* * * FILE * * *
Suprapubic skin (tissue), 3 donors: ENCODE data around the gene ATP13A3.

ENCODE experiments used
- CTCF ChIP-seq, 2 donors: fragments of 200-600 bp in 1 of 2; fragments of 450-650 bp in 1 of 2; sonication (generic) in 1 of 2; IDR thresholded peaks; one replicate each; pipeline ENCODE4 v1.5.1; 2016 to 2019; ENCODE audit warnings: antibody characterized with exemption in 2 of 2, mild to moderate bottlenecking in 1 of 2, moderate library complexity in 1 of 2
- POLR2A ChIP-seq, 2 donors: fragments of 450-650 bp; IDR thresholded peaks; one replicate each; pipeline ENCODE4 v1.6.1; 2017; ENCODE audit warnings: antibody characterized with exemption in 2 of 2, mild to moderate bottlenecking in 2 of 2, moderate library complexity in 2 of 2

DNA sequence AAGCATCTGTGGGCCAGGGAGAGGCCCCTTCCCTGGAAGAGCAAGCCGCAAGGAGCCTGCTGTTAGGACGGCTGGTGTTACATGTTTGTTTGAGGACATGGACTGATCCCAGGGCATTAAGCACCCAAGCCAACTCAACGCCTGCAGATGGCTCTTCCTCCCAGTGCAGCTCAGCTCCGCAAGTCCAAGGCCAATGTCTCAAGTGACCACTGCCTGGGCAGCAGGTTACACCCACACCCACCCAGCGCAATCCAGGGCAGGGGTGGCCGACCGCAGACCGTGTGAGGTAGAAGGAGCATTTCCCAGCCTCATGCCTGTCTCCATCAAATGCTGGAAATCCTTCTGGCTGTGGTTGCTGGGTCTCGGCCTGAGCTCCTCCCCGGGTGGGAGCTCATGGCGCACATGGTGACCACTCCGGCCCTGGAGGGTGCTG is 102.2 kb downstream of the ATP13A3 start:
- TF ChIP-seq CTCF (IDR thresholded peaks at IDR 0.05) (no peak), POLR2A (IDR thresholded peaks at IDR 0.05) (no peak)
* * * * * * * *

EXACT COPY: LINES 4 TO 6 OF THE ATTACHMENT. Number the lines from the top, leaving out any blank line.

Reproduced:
- POLR2A ChIP-seq, 2 donors: fragments of 450-650 bp; IDR thresholded peaks; one replicate each; pipeline ENCODE4 v1.6.1; 2017; ENCODE audit warnings: antibody characterized with exemption in 2 of 2, mild to moderate bottlenecking in 2 of 2, moderate library complexity in 2 of 2

DNA sequence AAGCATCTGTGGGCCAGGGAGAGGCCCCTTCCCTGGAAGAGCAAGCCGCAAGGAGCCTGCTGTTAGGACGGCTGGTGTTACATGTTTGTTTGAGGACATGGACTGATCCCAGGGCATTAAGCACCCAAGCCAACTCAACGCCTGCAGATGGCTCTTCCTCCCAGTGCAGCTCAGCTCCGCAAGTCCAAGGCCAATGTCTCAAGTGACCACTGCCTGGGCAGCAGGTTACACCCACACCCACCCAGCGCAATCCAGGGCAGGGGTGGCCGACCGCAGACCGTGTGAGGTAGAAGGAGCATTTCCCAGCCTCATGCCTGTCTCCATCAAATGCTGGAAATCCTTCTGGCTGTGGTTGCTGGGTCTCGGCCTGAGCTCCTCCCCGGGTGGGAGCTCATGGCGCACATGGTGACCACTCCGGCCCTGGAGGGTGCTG is 102.2 kb downstream of the ATP13A3 start:
- TF ChIP-seq CTCF (IDR thresholded peaks at IDR 0.05) (no peak), POLR2A (IDR thresholded peaks at IDR 0.05) (no peak)